Shifting into contemporary art, Cassandra Sporko showed six of her modern takes on teapots as a demonstration of how far art can go. She was particularly inspired to add interesting handles and feet to her pieces, and many looked so much like sculpture it was surprising they were fully functional. Sporko expressed that when building each of her teapots she felt they developed personalities of their own. Every element of their design was intended to match their perceived character, leaving the audience with six unique forms. After graduation, Sporko intends to work in graphic design and hopefully open her own ceramics studio to keep up with her clay-work. Whatever her plans, she will be leaving Shippensburg with buckets of inspiration through her work and presence in the ceramics studio.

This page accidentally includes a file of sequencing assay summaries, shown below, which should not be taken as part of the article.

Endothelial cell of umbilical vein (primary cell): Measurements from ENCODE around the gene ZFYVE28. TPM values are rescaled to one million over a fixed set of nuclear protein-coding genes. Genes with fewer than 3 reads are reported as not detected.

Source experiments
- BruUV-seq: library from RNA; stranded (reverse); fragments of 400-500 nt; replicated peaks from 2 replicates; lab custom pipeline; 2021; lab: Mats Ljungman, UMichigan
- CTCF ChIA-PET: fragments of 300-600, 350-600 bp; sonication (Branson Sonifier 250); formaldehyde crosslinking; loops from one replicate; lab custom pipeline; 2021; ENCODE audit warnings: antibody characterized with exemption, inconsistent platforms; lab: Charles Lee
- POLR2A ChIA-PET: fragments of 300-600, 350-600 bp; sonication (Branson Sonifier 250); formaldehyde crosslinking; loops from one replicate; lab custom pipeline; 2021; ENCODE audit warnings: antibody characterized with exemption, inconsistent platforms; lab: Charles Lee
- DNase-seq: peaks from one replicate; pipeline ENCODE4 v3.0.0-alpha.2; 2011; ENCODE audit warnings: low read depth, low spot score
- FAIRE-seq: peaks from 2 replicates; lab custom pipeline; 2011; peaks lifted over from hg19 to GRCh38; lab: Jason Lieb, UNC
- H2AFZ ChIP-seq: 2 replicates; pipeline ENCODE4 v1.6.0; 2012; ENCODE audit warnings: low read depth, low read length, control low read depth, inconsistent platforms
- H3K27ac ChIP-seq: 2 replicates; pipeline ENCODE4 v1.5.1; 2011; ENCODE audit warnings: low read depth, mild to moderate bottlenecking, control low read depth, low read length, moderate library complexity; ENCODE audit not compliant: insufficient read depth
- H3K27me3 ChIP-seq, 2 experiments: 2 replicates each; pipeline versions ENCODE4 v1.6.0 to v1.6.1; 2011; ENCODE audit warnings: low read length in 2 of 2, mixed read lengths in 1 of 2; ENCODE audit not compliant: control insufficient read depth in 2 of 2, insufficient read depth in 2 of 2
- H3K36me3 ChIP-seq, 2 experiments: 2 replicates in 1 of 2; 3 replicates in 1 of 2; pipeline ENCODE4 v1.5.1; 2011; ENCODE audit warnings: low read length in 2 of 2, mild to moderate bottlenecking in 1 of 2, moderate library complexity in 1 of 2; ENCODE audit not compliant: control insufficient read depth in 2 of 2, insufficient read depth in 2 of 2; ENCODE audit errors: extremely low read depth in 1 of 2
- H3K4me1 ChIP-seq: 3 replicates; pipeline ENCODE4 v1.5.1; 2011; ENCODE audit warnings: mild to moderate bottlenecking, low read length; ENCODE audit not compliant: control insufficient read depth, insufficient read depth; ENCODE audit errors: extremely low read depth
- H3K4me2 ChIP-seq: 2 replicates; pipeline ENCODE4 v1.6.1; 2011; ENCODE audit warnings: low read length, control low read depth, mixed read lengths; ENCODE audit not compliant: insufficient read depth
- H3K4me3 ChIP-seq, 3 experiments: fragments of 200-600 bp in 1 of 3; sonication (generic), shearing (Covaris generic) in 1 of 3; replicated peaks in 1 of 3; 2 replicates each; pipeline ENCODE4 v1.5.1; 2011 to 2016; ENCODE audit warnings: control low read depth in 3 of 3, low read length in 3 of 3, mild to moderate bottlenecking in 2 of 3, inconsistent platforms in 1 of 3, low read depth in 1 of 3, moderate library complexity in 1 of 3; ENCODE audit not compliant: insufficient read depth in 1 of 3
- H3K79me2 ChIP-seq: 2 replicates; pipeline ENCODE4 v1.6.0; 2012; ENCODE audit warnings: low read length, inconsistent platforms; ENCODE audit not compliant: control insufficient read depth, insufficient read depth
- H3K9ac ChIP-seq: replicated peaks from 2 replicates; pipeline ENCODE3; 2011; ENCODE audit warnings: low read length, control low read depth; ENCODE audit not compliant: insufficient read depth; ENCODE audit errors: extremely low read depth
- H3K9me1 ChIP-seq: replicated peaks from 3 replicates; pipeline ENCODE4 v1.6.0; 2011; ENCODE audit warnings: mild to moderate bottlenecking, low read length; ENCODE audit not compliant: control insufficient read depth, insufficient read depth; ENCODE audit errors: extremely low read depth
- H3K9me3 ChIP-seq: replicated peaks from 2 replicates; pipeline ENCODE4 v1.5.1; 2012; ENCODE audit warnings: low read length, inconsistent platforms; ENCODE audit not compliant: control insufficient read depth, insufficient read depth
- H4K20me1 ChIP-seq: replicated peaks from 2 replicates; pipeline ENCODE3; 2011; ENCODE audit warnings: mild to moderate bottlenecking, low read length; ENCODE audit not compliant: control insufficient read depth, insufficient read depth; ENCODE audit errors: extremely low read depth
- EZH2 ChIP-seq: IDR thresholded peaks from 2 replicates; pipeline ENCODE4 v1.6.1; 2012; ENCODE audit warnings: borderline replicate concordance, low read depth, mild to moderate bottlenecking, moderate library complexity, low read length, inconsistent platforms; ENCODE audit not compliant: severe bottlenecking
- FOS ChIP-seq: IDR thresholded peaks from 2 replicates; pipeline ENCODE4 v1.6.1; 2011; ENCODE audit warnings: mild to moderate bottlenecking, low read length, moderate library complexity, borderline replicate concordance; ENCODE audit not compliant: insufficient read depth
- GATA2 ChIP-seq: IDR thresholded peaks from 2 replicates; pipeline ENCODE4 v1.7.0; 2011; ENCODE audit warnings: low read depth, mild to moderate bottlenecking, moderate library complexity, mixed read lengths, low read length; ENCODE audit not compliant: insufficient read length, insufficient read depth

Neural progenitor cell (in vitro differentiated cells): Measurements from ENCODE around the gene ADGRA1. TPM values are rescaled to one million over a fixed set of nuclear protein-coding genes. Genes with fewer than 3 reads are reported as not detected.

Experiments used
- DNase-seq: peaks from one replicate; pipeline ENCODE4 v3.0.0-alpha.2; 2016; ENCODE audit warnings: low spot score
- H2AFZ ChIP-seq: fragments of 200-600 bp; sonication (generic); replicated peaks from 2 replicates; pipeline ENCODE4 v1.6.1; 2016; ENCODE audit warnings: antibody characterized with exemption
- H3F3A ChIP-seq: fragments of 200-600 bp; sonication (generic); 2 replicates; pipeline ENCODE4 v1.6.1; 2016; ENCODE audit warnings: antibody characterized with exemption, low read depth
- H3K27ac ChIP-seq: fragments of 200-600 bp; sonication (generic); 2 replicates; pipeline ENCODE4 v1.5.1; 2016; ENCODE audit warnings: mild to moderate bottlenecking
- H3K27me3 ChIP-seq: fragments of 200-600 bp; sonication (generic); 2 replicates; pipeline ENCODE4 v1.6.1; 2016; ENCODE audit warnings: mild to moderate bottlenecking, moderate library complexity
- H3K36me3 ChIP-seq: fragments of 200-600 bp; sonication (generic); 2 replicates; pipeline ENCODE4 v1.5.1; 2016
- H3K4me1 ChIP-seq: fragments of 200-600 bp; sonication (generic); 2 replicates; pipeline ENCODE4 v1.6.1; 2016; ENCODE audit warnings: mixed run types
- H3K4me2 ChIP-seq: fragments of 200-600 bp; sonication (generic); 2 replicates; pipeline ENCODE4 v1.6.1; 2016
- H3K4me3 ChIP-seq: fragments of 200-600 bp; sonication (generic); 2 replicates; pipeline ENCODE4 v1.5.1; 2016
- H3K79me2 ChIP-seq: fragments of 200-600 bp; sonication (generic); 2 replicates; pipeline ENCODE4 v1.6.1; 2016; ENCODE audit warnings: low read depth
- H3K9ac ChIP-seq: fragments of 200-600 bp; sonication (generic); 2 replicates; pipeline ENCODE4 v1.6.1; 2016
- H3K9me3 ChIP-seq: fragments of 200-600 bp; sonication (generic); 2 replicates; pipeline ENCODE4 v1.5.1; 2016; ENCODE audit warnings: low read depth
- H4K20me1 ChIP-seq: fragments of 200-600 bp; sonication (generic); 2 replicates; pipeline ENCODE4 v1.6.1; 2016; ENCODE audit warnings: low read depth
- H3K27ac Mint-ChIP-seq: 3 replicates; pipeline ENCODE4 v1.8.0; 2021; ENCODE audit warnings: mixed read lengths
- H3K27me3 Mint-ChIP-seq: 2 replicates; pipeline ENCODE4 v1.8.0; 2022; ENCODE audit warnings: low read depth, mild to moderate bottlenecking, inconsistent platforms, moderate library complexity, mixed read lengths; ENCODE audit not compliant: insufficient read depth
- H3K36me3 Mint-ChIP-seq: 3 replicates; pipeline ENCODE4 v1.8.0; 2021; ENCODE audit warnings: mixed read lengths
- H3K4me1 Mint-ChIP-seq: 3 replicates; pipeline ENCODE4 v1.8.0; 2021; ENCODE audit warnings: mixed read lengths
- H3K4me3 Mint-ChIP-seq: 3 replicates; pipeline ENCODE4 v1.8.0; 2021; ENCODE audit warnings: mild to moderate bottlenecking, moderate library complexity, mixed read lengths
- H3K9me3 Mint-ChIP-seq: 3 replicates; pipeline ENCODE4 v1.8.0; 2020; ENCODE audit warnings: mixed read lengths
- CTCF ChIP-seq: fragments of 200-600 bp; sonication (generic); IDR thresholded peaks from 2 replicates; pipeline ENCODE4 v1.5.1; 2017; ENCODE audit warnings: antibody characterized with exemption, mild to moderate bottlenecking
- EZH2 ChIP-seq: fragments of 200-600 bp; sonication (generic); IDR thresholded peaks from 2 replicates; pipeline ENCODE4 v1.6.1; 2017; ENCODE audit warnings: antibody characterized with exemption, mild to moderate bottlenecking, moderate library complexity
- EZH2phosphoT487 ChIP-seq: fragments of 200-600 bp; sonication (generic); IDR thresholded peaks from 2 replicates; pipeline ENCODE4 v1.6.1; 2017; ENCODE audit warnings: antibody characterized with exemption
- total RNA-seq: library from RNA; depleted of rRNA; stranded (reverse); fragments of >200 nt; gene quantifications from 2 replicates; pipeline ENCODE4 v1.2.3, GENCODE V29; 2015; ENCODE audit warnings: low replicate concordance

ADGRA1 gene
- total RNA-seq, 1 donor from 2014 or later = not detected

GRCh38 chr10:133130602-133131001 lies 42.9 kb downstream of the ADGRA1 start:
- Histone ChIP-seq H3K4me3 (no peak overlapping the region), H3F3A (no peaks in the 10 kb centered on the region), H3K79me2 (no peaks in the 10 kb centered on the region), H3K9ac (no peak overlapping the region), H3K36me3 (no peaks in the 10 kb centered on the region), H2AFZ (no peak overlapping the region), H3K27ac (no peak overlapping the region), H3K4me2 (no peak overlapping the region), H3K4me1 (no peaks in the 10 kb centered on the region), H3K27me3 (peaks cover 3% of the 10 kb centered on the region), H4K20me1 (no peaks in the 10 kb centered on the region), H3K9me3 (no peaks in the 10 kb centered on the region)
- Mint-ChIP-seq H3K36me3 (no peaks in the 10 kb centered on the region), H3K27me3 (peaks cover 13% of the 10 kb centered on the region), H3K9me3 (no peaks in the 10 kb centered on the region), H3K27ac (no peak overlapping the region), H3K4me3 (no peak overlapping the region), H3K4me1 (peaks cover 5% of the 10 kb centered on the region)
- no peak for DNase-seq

In the graphic design arena, Taylor Feay showed off her skills in animation and choreography with a simple video of a figure dancing. Her piece shows the evolution she experienced throughout her time in college and life, with the figure changing colors to represent the major mental shifts she worked through. To make the piece, she filmed herself performing the routine and used that as her reference, creating frame by frame of her dance. In today’s modern age of technology, it is easy to overlook this piece as being overly simplistic , but it is important to understand that this work took hours of dedication to make. The body is complex, and the fluidity of Feay’s animation shows skills that take years to cultivate. After graduation in May, she intends to move to Texas and continue her career into graphic design. With the basics mastered, Taylor Faey is a name to look out for in the future.